On the second day of SMIF’s travels to New York, the group woke early to meet with Ron Baron at Baron Capital. Ron graduated from Bucknell in 1965 with a degree in chemistry. He later attended Georgetown Law School in the evenings while working as an examiner at the U.S. Patent Office. Ron got his start in the investment world in 1970, when he began conducting his own stock research and selling this research to large investment houses. From there he began Baron Capital in 1982. Baron Capital is a long term investment company, often holding securities for more than 10 years. As was reiterated time and time again to the SMIF class, Baron “Invests in People.” The company has seen many successes – they now manage over $28 billion. We thank Ron and his company for taking the time to host us that morning.
From Baron Capital, SMIF traveled to Blackrock, where we had lunch with several employees, many of which were Bucknell alums. We first heard from Maria Heyeca, who discussed a broad market outlook with SMIF, particularly discussing the turbulence regarding the upcoming French election. Next we heard from Dan Greenberg, a former SMIF student in charge of Blackrock’s high net worth Separately Managed Accounts business. Dan touched on the soft skills required in the Private Wealth industry, particularly when discussing personal finances with those who are less literate in investments. Later we heard from Morgan Beeson, who works with Blackrock’s Aladdin computer program. Aladdin is Blackrock’s proprietary research, trading, and investment optimization platform. It was fascinating to hear how Blackrock has both harnessed Aladdin for its own use, as well as monetized it through sales to other firms. Lastly we heard from Katrina Schmaltz, a former SMIF student, who worked with Blackrock’s Portfolio Consulting Group. Katrina discussed her role in optimizing many financial planners’ portfolios.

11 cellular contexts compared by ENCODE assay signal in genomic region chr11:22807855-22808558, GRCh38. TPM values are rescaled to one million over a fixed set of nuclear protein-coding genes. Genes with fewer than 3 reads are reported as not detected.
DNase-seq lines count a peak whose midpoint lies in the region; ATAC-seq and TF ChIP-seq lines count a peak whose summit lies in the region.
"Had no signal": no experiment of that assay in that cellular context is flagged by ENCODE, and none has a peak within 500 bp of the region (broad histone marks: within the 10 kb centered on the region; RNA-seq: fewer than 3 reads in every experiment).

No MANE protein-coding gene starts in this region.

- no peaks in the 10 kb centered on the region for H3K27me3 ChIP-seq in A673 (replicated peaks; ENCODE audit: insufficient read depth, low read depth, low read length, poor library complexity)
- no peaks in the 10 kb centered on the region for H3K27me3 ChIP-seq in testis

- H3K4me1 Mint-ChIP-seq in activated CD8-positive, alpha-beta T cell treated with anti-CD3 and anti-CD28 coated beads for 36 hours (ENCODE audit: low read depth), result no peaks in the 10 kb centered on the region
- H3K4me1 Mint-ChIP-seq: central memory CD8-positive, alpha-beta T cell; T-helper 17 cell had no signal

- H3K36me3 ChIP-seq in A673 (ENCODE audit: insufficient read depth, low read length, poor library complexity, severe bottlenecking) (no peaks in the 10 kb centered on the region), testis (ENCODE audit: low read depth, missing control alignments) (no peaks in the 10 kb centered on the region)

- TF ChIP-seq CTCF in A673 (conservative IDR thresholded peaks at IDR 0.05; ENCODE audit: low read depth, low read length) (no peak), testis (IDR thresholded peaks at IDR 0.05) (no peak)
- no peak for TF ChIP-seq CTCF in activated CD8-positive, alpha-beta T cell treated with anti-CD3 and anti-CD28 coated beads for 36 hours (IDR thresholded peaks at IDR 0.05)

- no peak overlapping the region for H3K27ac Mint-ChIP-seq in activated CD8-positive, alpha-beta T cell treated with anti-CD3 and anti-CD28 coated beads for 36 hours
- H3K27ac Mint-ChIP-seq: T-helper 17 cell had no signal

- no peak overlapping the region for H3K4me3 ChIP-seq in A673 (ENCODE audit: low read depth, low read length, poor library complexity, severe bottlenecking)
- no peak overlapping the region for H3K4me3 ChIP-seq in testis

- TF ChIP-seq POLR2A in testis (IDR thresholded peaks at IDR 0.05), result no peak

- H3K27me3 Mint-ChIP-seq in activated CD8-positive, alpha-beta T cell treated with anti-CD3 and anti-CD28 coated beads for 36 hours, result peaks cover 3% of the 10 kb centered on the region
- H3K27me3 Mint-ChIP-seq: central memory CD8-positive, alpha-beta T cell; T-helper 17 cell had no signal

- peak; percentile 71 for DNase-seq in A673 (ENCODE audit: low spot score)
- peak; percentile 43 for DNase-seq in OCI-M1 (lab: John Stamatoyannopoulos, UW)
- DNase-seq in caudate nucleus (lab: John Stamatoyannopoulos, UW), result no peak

After visiting Blackrock, SMIF ended our lengthy day by visiting SMIF Advisory Board Member Joe Quintilian at the New York Stock Exchange. SMIF members were fascinated to see how the stock exchanged has changed in the past two decades; now very few people are on the once-crowded floor. SMIF students were able to have private meetings with market makers from Global Trading Systems (GTS) and Citadel; they were also able to witness the ringing of the bell to close the trading day.
All in all, though it was a busy day, these hands-on experiences in New York proved to ones that could only be provided through a program like SMIF. It was an incredible way to end the year.